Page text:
Getting even more desperate. Unable to even study right now. What do I do?

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This topic contains 10 replies, has 4 voices, and was last updated by Icouldntthinkofaname 17 hours ago.

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    I've made two previous threads regarding a spatial reasoning issue I've been having, and am now at the point where it's impeding me so much that I can't find it in me to practice / study. I did these practices daily for a year, but almost nothing changed where I needed to most, and now it can takes weeks to do simple pieces because I'm just so frustrated with being unable to actually see what I'm doing.

    I've asked here and a number of other places and people here have been lovely, but I still don't have an answer, and I'm pretty much at my breaking point. Now what?

    Some reminders / important points from those previous threads:
    1. I am not a new or beginner artist. I have an art education and years of experience. Statements like "it takes time" or "practice more", or telling me to try a different subject / medium because people are too difficult, are well-intended but ultimately pretty hurtful.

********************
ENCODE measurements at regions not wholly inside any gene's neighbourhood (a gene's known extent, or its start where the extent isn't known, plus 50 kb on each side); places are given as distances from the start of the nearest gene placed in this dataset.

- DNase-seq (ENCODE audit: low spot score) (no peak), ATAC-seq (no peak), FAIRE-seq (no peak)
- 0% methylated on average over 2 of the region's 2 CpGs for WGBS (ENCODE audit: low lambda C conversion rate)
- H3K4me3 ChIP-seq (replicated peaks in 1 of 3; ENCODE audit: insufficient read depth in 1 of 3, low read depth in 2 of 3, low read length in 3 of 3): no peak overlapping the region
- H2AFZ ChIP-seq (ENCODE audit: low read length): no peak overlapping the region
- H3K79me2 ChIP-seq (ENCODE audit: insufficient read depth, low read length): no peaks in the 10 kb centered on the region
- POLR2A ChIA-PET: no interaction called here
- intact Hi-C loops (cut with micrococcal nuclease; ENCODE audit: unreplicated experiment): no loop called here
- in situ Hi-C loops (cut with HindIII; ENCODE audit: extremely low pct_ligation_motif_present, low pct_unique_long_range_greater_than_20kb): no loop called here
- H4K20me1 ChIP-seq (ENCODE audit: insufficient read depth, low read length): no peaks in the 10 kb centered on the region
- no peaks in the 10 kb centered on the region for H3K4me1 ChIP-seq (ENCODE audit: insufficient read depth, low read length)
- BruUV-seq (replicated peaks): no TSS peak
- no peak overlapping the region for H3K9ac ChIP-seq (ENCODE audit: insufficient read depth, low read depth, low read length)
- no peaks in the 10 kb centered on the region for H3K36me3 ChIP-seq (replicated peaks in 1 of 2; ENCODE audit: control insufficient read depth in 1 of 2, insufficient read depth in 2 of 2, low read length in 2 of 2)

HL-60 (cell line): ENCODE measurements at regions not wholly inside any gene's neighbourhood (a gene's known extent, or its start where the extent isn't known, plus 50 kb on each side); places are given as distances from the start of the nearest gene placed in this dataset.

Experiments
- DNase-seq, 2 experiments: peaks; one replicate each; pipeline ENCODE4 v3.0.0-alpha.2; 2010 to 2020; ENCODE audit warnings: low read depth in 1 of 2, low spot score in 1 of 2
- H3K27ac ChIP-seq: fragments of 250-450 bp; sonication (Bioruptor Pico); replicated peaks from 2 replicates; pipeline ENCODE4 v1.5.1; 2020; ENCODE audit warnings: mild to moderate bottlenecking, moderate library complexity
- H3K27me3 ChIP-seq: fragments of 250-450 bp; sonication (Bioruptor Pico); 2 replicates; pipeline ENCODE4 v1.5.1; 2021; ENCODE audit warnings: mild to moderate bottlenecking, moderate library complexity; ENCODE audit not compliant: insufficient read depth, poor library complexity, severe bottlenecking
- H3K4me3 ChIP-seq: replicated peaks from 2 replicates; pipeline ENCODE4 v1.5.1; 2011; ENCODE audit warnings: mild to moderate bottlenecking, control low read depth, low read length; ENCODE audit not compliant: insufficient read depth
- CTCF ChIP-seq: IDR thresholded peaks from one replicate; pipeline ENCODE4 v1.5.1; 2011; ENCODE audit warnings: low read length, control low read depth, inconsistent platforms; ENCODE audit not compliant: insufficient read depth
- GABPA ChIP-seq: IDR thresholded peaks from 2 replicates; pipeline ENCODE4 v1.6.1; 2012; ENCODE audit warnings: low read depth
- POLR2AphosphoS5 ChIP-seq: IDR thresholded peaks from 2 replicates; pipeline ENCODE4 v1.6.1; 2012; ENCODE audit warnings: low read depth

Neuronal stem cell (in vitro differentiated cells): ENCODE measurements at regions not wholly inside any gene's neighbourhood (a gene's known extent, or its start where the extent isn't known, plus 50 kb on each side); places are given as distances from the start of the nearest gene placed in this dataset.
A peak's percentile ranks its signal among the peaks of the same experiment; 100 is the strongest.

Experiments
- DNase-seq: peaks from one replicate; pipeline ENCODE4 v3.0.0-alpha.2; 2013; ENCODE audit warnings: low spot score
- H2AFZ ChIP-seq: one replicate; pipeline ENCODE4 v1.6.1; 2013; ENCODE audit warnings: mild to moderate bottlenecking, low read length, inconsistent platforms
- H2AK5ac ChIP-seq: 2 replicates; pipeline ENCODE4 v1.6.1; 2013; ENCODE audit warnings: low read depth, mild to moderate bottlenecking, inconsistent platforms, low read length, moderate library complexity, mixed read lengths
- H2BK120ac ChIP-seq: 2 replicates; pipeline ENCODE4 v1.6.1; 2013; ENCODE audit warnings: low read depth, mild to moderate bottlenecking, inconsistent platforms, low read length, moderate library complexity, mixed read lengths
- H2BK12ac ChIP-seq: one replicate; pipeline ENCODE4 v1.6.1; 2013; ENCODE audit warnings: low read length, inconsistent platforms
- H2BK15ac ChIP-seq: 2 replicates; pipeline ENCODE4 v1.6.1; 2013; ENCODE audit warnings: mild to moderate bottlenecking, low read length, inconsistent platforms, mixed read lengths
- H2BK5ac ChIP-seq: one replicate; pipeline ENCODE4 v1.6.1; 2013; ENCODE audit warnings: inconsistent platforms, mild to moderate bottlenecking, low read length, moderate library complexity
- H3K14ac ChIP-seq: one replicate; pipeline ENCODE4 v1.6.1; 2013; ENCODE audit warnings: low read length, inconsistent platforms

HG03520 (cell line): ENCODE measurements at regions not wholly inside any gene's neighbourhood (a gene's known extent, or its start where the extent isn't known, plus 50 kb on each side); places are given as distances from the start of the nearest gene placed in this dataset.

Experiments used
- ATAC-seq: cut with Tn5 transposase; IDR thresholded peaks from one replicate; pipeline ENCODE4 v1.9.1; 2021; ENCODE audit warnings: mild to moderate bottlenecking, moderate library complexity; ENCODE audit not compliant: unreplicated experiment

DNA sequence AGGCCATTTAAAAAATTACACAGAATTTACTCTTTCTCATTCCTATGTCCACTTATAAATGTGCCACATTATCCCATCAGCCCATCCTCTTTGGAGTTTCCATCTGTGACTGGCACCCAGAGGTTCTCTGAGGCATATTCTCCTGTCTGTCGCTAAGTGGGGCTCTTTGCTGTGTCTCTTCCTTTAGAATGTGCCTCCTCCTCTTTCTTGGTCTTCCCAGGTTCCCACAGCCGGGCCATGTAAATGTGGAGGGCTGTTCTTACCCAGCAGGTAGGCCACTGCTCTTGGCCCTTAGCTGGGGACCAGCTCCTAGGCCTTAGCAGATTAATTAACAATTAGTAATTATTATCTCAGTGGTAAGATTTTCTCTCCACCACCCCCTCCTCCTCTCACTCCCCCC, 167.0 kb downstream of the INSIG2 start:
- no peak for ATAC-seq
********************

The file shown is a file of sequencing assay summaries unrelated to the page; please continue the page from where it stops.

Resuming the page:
2. Repetitive practice simply hasn't worked, and has instead reinforced bad habits / barely improved over a year.
    3. I have already tried Draw A Box, Drawing on the Right Side of the Brain, many, many practices from here (figure/gesture, portrait, and still life), and a variety of YouTube videos.

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    Honestly, I don't know what else I could say. Please ask Kim or Sanne. Maybe they'll know what to do with your spatial reasoning problem.